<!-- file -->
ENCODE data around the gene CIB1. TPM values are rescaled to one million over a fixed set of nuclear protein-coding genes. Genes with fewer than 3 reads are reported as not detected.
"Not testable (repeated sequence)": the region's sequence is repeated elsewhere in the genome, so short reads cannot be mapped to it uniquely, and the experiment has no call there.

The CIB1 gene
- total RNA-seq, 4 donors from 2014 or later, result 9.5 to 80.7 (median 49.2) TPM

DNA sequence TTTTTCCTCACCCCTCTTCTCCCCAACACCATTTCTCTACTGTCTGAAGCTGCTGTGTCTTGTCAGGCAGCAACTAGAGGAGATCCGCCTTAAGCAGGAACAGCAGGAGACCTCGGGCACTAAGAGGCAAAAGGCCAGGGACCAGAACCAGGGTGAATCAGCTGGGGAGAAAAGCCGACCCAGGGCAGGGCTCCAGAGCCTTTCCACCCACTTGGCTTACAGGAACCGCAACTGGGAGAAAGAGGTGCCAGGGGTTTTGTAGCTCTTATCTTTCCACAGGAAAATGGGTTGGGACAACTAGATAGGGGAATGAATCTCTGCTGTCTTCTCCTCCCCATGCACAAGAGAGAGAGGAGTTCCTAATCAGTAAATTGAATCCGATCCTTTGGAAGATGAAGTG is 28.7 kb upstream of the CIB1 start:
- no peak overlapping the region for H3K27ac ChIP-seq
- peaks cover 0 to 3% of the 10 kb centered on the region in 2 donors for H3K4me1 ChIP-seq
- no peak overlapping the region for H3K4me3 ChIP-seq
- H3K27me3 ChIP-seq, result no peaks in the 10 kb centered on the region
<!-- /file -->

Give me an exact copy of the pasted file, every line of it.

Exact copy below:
ENCODE data around the gene CIB1. TPM values are rescaled to one million over a fixed set of nuclear protein-coding genes. Genes with fewer than 3 reads are reported as not detected.
"Not testable (repeated sequence)": the region's sequence is repeated elsewhere in the genome, so short reads cannot be mapped to it uniquely, and the experiment has no call there.

The CIB1 gene
- total RNA-seq, 4 donors from 2014 or later, result 9.5 to 80.7 (median 49.2) TPM

DNA sequence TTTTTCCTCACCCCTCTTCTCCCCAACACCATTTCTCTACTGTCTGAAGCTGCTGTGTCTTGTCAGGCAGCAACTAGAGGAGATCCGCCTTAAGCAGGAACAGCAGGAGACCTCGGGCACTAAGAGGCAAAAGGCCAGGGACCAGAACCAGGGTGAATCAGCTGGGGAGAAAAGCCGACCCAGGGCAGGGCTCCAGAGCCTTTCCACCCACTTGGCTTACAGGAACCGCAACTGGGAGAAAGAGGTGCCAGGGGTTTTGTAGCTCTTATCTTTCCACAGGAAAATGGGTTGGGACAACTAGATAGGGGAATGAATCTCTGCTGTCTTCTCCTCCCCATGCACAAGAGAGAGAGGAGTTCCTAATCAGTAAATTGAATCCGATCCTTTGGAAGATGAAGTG is 28.7 kb upstream of the CIB1 start:
- no peak overlapping the region for H3K27ac ChIP-seq
- peaks cover 0 to 3% of the 10 kb centered on the region in 2 donors for H3K4me1 ChIP-seq
- no peak overlapping the region for H3K4me3 ChIP-seq
- H3K27me3 ChIP-seq, result no peaks in the 10 kb centered on the region